Definition of squirt

This refers to the distance of deflection that the ball comes off of the cue stick after a hit is applied with side spin on it.

24 Random Essential Billiards Terms

When you hit the object ball you are aiming for (or the manditory next ball) without the cue ball hitting other object balls first.
A game that basically cannot be lost based on disparity of skill levels; "this game is a lock for him."
The material which covers the bed and cushions of a pool table. The cloth used to cover a pool table is very special and can come in a variety of grades. Along with the general quality of the table itself, the cloth play a very important role in how a particular table plays.
The collar is the portion of the joint that is attached to the top of the forearm. This is often stainless steel, wood, ivory, or molded phenolic resin, but in any case, made out of a solid material. This portion of the cue is glued on and threaded to reinforce the pin at the end of the shaft, and to offer a stabilized shot out of its solid construction.
The overall competition between two players, two pairs of players or two teams of players, usually consisting of a predetermined number of frames or games (sometimes organized into rounds).
Term for object balls in the game of Chicago that are each assigned as having a set money value; typically the 5, 8, 10, 13 and 15. In games where multiple balls must be pocketed in succession to score a point, such as cribbage pool or thirty-ball, when the last ball necessary to score has been potted, the points given is referred to as a way.
Descriptive of any game in which the object balls must be struck in numerical order. Billiard researcher Mike Shamos observes that it would be more intuitive to call such games "'series' or 'sequence'". The term actually derives from the set-up of the game Chicago, in which the balls are not racked, but placed numerically around the table along the cushions (and must to be shot in ascending order). Other common rotation games include pool (obviously), nine-ball, seven-ball, ten-ball.
Used when describing perfect cue ball position play.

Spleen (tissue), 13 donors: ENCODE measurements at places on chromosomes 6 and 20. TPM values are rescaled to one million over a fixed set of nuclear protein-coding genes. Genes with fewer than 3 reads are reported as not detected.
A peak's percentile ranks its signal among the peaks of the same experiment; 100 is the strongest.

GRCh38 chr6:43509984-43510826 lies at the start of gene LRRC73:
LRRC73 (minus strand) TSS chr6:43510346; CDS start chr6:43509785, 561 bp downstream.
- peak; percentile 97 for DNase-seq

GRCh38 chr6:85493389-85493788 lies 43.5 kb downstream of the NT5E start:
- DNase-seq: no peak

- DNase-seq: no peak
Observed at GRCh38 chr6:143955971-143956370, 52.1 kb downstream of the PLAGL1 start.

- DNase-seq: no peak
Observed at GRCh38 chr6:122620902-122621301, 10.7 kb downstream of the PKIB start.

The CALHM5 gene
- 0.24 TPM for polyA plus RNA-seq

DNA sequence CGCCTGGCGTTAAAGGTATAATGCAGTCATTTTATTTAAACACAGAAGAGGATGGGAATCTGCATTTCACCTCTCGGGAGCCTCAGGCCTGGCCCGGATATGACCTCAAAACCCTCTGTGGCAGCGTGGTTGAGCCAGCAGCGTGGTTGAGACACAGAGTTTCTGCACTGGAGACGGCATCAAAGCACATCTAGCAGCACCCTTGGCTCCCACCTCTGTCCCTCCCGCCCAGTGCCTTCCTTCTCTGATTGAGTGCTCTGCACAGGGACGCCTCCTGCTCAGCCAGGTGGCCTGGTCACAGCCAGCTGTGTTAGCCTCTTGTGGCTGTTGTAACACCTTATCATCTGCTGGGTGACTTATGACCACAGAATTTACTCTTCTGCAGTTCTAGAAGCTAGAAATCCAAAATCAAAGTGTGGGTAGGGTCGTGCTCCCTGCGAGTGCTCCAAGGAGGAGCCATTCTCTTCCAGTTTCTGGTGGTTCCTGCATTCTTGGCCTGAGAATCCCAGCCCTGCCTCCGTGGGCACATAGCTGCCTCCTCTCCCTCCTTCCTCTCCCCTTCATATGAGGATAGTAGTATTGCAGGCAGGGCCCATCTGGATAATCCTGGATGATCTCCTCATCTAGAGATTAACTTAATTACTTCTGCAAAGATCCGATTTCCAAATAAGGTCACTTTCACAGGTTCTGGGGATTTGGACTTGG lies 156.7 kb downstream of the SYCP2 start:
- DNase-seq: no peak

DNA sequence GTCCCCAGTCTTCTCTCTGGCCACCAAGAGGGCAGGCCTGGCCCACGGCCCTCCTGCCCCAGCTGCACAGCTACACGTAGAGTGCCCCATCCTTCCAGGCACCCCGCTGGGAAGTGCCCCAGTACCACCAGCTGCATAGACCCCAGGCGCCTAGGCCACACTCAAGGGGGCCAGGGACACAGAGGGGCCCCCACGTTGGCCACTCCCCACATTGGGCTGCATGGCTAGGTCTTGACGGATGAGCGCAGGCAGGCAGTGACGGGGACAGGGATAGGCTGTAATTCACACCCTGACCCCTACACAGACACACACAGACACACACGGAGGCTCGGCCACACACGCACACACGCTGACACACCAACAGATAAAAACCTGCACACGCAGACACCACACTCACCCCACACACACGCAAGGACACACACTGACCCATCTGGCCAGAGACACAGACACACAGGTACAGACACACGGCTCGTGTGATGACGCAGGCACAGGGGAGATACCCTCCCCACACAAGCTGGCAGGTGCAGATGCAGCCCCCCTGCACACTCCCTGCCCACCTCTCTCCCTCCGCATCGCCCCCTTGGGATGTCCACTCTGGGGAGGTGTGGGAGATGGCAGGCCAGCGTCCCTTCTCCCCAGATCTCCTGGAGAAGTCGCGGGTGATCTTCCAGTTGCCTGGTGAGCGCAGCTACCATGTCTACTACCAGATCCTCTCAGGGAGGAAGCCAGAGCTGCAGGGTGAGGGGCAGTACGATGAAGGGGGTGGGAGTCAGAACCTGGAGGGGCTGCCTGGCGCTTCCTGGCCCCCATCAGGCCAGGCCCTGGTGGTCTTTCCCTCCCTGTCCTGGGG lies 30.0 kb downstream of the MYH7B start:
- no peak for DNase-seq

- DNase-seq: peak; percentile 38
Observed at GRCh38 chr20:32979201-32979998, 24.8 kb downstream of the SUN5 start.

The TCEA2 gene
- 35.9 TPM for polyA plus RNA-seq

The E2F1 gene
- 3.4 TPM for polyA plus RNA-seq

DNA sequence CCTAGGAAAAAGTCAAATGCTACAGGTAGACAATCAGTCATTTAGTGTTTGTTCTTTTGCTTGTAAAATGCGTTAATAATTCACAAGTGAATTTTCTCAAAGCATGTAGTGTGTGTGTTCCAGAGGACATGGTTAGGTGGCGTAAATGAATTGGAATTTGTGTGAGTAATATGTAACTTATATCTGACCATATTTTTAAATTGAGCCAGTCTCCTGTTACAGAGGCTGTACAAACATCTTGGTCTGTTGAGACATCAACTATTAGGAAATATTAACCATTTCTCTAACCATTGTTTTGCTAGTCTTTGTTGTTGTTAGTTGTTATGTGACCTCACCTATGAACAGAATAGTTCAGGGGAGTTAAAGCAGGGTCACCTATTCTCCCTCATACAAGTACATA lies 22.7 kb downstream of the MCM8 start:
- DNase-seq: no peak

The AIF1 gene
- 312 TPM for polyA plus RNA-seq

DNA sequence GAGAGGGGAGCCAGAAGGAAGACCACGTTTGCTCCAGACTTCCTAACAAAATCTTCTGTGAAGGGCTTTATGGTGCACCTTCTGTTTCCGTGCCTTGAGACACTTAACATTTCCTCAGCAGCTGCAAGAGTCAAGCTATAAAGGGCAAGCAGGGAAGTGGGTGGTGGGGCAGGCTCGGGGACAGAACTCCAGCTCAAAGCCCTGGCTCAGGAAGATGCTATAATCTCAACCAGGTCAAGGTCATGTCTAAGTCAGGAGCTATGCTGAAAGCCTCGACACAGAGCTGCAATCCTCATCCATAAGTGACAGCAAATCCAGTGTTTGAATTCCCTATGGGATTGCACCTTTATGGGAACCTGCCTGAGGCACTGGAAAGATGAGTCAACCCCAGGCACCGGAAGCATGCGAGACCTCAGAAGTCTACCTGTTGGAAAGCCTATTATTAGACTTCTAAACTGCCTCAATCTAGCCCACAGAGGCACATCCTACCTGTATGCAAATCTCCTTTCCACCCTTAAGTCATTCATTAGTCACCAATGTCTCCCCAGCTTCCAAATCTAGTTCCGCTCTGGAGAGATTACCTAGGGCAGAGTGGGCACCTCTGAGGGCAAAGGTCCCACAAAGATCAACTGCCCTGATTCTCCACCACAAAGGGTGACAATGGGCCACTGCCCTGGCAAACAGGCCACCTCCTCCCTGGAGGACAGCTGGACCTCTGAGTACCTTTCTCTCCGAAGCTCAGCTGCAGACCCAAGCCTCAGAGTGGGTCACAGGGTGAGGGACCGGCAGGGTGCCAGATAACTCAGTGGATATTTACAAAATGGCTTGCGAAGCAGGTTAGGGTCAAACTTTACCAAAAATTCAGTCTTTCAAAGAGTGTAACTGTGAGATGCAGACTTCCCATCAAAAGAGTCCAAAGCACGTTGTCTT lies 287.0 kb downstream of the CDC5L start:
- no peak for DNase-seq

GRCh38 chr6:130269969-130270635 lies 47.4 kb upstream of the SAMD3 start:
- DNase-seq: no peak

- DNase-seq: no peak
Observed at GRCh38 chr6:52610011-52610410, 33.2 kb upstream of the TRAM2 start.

Billiard Congress of America. The official governing body for pocket billiards in the United States.
This is an object sometimes placed underneath the cue tip.
The first shot in a game - aimed at a set of racked balls.
To execute the first shot in a new game.
In snooker this term can be use to indicate a series of successive shots completed by a single player.
Accidentally causing the cue ball or any object ball to leave the table. It is normally a foul.
As in many other sports, "legal" means not causing or likely to cause a foul (the opposite being illegal). A legal hit is one in which the requirements for a non-foul hit are met (e.g., in nine-ball, the lowest-numbered ball on the table was hit by the cue ball first, and at least one object ball was pocketed, or any ball reached a cushion, after the hit on the first object ball.). A legal shot is one in which no foul of any kind was involved (e.g. there was not a double hit by the cue, the player's bridge hand did not move a ball, etc.). A legal stroke is one in which the cue stroke obeyed the rules (e.g. the shooter did not perform an illegal jump shot by scooping under the cue ball with the cue tip). A legal ball is a ball-on, an object ball at which it is permissible for the player to shoot. And so on. The term can be used in many ways consistent with these examples ("legal pocket" in one-pocket, "legal equipment" under tournament specifications, etc.).
Successive games won without the opponent getting to the table; a five-pack would be a package of five games.
This is to have control on the cue ball in your shots.
Making all of the required shots in a game (rack) without the opponent ever getting to the table or getting back to the table.
The precise center of the pool table.
Hitting the object ball with not enough of a cut angle; hitting the object ball too full or "fat". It is a well-known maxim that overcutting is preferable to undercutting. See also professional side of the pocket.
This is the International Billiards and Snooker Federation. This organization governs non-professional snooker and billiards play all over the world.
English Amateur Billiards Association. The EABA is the governing body of amateur billiards in England, and as such is responsible for organizing various tournaments and events.
Also treble. A British term for a type of bank shot in which the object ball is potted off two cushions, especially by sending it twice across the table and into a side pocket. Also called a two-cushion double.
Artistic pool is a trick shot competition, inspired by the related discipline of artistic billiards.
A form of doubles play in which the two team members take turns, playing alternating shots during an inning (i.e. each team's inning consists of two players' alternating visits, each of one shot only, until that team's inning ends, and the next team begins their alternating-shot turn.) Effective scotch doubles play requires close communication between team partners, especially as to desired cue ball position for the incoming player. Like "english", "scotch" is usually not capitalized in this context. The term is also used in bowling, and may have originated there.
To shoot without taking enough warm-up strokes to properly aim and feel out the stroke and speed to be applied. One-stroking is a common symptom of nervousness and a source of missed shots and failed position.